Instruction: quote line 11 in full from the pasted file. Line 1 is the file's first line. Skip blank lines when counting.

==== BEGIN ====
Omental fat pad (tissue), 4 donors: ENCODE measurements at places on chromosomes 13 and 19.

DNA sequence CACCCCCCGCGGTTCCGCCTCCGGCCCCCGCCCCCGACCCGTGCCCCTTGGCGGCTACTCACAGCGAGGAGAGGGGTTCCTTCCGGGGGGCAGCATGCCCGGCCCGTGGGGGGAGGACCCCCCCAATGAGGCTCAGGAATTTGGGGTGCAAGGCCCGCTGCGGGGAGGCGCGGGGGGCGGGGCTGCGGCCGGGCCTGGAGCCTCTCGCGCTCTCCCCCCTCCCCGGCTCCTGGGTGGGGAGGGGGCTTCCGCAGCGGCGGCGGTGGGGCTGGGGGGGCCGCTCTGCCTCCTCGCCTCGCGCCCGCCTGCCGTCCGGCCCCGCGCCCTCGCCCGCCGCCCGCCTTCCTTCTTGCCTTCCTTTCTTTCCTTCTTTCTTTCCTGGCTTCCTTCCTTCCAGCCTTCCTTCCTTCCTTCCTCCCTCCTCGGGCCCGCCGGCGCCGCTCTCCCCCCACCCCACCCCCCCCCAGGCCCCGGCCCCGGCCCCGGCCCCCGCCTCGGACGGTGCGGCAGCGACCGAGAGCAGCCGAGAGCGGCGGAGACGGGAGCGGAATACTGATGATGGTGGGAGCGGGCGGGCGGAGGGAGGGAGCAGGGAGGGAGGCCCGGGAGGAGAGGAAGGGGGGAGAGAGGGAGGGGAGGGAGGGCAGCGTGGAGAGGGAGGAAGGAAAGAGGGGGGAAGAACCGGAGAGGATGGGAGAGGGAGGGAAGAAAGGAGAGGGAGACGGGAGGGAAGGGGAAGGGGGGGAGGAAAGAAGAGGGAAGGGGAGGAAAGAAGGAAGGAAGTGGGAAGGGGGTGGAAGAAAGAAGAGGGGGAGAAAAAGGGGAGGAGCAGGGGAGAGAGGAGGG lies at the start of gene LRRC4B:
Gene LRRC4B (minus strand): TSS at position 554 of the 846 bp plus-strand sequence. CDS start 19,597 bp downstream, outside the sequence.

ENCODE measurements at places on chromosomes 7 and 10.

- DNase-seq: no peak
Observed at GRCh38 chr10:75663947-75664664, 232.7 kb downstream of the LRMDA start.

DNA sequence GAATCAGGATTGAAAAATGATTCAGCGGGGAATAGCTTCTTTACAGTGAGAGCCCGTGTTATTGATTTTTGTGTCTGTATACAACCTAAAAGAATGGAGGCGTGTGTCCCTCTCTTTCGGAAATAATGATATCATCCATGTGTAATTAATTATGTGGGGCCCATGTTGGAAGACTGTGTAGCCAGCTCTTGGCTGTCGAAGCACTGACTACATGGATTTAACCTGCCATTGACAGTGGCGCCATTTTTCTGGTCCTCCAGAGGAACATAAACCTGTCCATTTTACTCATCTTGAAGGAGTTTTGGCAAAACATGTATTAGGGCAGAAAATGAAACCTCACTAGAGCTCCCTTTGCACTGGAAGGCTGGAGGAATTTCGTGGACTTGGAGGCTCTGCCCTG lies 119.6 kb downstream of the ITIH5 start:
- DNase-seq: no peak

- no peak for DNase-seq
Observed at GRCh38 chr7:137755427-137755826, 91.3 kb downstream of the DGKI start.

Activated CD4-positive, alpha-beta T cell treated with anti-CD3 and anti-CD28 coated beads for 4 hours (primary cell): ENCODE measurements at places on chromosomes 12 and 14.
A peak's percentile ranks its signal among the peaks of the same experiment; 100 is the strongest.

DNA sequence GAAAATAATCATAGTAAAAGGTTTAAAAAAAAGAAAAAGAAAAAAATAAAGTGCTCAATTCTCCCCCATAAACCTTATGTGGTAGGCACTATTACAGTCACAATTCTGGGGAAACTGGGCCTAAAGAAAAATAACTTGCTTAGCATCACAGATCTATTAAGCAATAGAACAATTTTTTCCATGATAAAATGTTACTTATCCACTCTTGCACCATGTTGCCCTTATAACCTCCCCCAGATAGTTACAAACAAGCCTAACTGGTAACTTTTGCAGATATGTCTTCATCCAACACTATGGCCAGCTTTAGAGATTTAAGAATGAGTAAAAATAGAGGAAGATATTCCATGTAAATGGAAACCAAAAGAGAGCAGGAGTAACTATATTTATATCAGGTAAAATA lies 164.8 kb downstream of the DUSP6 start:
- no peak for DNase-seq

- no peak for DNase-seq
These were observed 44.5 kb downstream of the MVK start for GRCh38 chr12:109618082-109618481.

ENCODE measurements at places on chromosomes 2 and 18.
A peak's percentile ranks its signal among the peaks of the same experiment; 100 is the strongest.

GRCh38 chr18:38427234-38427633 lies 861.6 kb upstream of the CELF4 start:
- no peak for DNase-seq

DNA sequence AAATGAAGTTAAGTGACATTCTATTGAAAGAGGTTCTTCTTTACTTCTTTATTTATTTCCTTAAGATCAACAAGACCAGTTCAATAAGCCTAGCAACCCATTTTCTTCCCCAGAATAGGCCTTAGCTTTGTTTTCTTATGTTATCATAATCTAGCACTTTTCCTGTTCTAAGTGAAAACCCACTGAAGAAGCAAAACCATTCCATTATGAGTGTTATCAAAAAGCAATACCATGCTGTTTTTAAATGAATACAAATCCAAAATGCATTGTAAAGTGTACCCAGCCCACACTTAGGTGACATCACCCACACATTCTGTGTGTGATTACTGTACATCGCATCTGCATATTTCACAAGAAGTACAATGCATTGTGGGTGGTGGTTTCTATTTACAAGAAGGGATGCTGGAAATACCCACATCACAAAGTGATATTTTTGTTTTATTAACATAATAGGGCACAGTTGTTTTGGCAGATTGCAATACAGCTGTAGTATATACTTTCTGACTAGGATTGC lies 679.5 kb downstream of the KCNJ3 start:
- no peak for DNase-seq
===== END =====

Activated CD4-positive, alpha-beta T cell treated with anti-CD3 and anti-CD28 coated beads for 4 hours (primary cell): ENCODE measurements at places on chromosomes 12 and 14.